In an email exchange obtained by The Badger Herald Tuesday, further details came to light surrounding homophobic and anti-Semitic comments allegedly made by a Student Judiciary official in the Associated Students of Madison office.

In his resignation letter last month, former SJ General Counsel Jacob Gardner referenced the alleged incident, along with another incident involving open discussion of an ongoing SJ case, as “issues of ethics” in the current session.

While Gardner’s resignation letter did not provide further information about the alleged comments, an email exchange between SJ Chief Justice Will Olson and former SJ General Counsel Josh Gerrelts provided further details.

On March 4, Olson sent Gerrelts an email detailing witness statements signed against him which alleged he made anti-Semitic and homophobic comments in the ASM office. According to Gardner’s email, Gerrelts used “gay” in a homophobic manner and used the phrase “Jewed out a win” in reference to a case.

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Olson said Gerrelts could choose to quietly resign rather than undergo a public removal process. A public impeachment process would make it more difficult to keep the matter and Gerrelts’ name private, Olson said.

“If you chose submit a resignation letter you may give your own reasons for resigning, but if this goes to a removal hearing all of the relevant documents will be made public,” Olson said, in reference to Gerrelts. “If you do not choose to resign we will have no choice but to proceed to the public removal hearings and possibly impeachment proceedings in Student Council.

In response, Gerrelts said he was “disappointed” to receive the email. He also said he has no recollection of making the statements.

Additionally, Gerrelts insisted he is not homophobic or anti-Semitic. In a statement to The Badger Herald, he said it saddened him that anyone would think he held such feelings.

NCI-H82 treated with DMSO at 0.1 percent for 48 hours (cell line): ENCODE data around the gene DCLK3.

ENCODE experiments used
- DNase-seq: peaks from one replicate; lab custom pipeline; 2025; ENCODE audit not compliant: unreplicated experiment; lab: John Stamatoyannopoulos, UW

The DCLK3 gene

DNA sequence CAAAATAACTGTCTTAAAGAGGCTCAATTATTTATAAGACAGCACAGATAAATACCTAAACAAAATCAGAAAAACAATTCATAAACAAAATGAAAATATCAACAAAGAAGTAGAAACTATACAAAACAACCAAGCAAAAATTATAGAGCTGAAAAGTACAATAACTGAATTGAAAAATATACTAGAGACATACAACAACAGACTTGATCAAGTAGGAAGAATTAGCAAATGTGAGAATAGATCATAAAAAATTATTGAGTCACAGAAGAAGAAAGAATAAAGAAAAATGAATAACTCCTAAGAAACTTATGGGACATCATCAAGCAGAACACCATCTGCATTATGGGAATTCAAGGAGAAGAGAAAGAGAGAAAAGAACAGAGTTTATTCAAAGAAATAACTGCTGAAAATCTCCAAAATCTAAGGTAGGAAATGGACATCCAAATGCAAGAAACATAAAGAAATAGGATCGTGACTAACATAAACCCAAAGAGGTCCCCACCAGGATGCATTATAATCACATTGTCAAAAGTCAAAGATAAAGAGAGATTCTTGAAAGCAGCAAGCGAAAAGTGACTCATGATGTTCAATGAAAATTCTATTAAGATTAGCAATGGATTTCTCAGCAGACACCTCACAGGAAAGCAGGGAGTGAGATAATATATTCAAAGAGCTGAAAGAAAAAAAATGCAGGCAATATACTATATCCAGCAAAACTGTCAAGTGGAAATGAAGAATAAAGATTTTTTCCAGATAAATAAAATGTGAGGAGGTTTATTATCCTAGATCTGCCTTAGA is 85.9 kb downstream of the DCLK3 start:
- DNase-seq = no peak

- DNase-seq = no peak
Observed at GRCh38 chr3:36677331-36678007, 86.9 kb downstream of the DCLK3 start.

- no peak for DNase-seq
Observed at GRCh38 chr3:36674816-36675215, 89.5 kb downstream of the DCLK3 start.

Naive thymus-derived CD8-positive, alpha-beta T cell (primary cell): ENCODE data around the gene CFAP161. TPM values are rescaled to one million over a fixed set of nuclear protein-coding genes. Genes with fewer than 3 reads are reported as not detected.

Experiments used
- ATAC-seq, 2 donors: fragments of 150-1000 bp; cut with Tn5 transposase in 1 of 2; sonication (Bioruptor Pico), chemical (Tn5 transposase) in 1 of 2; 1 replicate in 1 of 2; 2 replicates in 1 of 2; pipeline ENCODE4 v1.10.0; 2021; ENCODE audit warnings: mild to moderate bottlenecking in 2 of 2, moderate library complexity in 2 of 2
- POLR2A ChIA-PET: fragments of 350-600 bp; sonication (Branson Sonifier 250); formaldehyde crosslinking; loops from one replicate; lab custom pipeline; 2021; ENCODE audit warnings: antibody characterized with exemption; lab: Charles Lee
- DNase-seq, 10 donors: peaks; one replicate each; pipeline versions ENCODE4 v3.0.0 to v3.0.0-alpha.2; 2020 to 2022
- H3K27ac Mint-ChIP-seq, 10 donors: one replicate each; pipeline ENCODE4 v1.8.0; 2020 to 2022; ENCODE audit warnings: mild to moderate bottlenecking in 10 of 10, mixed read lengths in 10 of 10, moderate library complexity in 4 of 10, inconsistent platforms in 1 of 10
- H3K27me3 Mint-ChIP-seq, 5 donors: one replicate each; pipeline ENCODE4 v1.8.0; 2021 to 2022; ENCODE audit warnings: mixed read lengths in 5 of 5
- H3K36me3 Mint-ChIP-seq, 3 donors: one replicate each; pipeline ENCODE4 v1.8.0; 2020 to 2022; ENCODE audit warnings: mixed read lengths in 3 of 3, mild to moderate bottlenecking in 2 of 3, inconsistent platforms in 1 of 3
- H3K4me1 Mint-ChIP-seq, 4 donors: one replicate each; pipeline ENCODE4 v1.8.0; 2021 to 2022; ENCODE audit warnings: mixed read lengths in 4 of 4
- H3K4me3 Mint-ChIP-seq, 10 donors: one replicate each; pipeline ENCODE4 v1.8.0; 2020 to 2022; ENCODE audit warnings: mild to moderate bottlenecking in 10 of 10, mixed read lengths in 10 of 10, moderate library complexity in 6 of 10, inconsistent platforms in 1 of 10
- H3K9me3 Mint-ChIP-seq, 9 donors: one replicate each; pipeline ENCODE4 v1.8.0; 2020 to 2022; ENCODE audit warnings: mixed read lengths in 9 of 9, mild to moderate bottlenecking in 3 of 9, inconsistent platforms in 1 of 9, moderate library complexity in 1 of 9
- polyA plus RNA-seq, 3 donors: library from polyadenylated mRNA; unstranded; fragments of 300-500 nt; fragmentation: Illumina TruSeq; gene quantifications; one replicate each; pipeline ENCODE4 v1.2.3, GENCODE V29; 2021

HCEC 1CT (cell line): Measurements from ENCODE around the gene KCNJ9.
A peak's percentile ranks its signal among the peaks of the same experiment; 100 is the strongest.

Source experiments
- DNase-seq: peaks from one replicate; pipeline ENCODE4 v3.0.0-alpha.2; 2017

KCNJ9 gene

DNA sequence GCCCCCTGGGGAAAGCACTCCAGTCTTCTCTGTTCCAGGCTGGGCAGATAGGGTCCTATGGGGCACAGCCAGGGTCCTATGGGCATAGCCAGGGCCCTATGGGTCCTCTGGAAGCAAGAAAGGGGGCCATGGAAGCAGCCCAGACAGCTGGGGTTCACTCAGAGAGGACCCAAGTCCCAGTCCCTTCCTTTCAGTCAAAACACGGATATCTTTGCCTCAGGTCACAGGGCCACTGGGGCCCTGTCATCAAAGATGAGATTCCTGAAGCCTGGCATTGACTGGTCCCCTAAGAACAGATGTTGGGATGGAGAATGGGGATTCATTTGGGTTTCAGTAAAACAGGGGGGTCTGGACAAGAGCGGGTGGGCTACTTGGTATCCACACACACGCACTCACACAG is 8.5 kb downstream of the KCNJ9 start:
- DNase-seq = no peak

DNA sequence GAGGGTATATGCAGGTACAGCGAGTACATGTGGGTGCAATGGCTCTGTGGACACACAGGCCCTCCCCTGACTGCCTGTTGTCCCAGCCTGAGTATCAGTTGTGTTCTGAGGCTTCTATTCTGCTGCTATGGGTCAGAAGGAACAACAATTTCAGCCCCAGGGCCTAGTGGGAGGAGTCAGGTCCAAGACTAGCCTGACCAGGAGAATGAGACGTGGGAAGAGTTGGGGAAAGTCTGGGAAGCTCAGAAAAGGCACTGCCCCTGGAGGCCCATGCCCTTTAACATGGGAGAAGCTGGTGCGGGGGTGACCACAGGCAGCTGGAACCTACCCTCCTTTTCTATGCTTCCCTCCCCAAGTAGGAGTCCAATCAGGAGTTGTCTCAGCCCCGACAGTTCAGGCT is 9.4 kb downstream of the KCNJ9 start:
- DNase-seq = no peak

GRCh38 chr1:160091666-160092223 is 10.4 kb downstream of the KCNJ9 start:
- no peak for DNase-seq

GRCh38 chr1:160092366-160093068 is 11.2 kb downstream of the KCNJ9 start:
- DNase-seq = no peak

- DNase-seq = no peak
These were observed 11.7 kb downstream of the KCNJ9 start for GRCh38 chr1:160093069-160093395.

“First and foremost I would like to make it abundantly clear that I do not have any anti-Semitic or homophobic feelings in general or towards anyone specifically, and as such I find these allegations to be false and have no recollection of ever making any comments of that nature,” Gerrelts said. “Additionally, the allegations are so against my values that it saddens me that somebody or some group of people would think that I hold such discriminatory views.”

Despite his insistence he did not make the comments, Gerrelts ultimately decided to resign rather than undergo a public removal process. He said he resigned for personal reasons, rather than watching his name get “dragged through the mud” in a public removal hearing.

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In the other incident Gardner cited in his resignation letter, an SJ official was accused of making inappropriate comments about an ongoing SJ case.

The obtained email exchange revealed this individual to be former SJ Vice Chief Justice Ben Smith. According to the email, Smith was accused of making statements which suggested he had already determined his decision on an ongoing SJ case.

The incident in question concerned a case involving UW’s Chinese Student and Scholars Association. In an email in early March, Olson said certain comments made by Smith were overheard by other staff members, which led them to accuse him of pre-determining his decision in the ongoing case.

“I also have a statement from two staff members that describes a conversation Ben had in the ASM office regarding a Notice of Intent filed by CSSA where [Ben] expressed [his] excitement about the complaint and [his] desire to sit on the panel because it was a discrimination complaint and ‘that is what they did,’ in reference to the Respondent,” Olson said.

Olson also said he has evidence from numerous communications which he said demonstrates a behavior of pre-determination in pending judicial matters.

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Olson also found Smith to be at fault for not bringing Gerrelts’ alleged comments to his attention or for addressing it at an earlier SJ meeting about inappropriate language and conduct.

In a statement to The Badger Herald, Smith said he rejected any wrongdoing on his part.

“I deny all allegations of inappropriate conduct,” Smith said.  “Regarding the allegations against General Counsel Gerrelts, I have no recollection of such a conversation ever occurring.  If such comments were made, I was not cognizant of them.  I strongly disavow homophobia and anti-Semitism and feel strongly that comments that include homophobic or anti-Semitic language have no place in society.”

Similar to Gerrelts, Smith also decided to resign rather than undergo a public removal process. Smith resigned the same day Gardner issued his letter of resignation.